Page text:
• a requirement for the developer to notify the LPA prior to starting development, to ensure that all requirements of their planning consent have been met and necessary conditions have been discharged;
  • an obligation on developers to post on site, and on public display, a copy of the relevant planning permission and all pre-commencement approvals required by condition; and
  • the introduction of a procedure where consent, agreement or approval required by a condition is deemed granted, by default, if the LPA does not respond to an application within a certain time period.

If the proposals are approved, the new rules may speed up the planning application process, but the value of the adapted system will also depend on the approach of the developers and authorities, who may take time to adjust to the new requirements. These changes offer potential for making the discharging of conditions clearer, fairer and more efficient for all parties.

Development Management: Proactive Planning from Pre-Application to Delivery

This consultation seeks views on a new draft of the Planning Policy Statement (PPS) on development management, and on draft policy annexes on pre-application and determination.

‘Development management’ means the local authority’s consideration, determination and deliverance of development proposals. Proposals in the draft PPS are aimed at encouraging LPAs to take a positive and proactive approach to planning, through the implementation of planning policy, front loading, taking a proportionate approach, effective engagement, proactive delivery, and the need to regularly monitor and review development management. The measures are designed to help deliver projects quickly and reduce costs during the economic recovery.

The draft PPS sets out the government’s proposed overarching objectives and policies for development management. It aims to allow flexibility for individual authorities to choose the most appropriate local approach, tailored to each area’s circumstances and available resources.

Over time, annexes to the PPS will provide detailed policy on specific stages and procedures involved in the handling of a development proposal. It is envisaged that these annexes will be within eight themes:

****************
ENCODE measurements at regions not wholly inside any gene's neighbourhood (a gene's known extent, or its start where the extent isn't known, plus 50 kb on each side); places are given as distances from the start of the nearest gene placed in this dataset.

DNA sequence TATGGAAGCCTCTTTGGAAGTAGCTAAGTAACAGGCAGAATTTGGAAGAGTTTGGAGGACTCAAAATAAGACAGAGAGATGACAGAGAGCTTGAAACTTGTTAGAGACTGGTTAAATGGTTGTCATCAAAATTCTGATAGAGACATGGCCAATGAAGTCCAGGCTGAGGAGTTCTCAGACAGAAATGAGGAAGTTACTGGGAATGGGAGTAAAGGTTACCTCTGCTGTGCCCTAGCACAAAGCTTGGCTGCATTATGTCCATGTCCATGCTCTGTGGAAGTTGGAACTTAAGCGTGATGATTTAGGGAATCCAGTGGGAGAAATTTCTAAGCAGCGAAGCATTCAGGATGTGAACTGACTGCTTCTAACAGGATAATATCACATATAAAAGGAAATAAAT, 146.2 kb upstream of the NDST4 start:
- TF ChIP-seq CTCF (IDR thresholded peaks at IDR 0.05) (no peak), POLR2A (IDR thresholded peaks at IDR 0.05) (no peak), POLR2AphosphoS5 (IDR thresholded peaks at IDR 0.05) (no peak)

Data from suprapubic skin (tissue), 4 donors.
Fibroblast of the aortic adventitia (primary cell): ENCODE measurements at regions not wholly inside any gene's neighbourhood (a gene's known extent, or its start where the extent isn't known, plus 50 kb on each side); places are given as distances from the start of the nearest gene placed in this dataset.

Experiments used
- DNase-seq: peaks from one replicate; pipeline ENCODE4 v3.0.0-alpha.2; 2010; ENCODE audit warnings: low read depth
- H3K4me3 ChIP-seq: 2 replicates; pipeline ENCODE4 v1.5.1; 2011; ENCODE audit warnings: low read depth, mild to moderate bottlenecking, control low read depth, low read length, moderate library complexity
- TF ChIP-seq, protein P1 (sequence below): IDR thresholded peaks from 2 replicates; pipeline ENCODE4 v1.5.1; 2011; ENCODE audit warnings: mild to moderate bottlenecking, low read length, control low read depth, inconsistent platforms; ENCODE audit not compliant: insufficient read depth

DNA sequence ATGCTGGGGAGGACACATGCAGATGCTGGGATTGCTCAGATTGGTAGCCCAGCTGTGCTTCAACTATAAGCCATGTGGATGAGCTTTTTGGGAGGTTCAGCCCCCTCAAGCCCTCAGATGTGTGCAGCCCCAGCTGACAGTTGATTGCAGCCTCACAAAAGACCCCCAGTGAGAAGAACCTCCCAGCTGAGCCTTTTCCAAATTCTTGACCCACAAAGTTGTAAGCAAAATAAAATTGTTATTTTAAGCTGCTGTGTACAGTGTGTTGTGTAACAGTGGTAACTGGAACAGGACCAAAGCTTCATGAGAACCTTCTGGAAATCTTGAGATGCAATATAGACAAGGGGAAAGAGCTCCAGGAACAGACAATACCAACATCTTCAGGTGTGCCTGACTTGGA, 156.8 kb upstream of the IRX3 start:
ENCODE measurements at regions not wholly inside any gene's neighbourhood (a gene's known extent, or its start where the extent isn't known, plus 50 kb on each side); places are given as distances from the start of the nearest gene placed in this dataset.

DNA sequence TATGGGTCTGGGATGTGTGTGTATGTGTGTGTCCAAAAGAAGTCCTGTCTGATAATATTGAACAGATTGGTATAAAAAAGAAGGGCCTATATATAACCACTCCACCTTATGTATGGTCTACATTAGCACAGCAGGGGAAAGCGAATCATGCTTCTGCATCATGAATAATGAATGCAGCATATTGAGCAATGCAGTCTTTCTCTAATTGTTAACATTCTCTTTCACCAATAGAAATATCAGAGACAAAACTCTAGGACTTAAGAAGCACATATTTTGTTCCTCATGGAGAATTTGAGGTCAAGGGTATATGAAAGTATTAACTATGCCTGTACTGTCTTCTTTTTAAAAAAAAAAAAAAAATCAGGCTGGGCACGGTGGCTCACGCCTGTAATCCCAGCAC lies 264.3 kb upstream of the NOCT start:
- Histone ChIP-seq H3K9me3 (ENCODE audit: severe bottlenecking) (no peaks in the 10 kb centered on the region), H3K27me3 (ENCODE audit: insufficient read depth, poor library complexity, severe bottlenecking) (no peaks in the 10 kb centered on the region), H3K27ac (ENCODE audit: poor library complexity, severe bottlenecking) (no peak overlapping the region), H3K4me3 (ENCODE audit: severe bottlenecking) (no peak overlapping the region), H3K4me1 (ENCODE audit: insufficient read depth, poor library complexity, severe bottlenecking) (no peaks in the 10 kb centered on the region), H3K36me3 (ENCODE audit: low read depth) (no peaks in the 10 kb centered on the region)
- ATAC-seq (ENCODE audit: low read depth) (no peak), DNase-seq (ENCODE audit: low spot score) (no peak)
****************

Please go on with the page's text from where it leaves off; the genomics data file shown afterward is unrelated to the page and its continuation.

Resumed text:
1. pre-application;
  2. application;
  3. consultation;
  4. determination;
  5. appeals;
  6. delivery;
  7. monitoring; and
  8. special consent regimes.

The PPS and its annexes will form the basis of a wider development management framework comprising:

  • the wider national planning policy framework (this PPS fits within the context of PPS1, and alongside PPS12 and other national planning policies);
  • the legal framework, mainly provided by the Town and Country Planning General Development Procedure Order 1995, which will be amended as necessary; and
  • national guidance on some aspects of development management.

The government hopes that implementing these objectives will compel local development management services to be more proactive and delivery-focused, and to manage their strategic functions – including plan-making – more efficiently, which should increase their potential to deliver regional and national objectives. This in turn should help authorities to meet local area agreement targets and perform well under comprehensive area assessments. However, commentators have pointed out that although the implementation of these proposals should be fairly straightforward for those LPAs that have already adopted aspects of development management in their planning services, for those that have not, the transition may require a fundamental culture change across the authority.

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These proposals will undoubtedly have an effect on the way that local authorities manage their workloads. However, it remains to be seen whether the new consultations will have the intended effect sought by the government. The consultations close on 19 March 2010.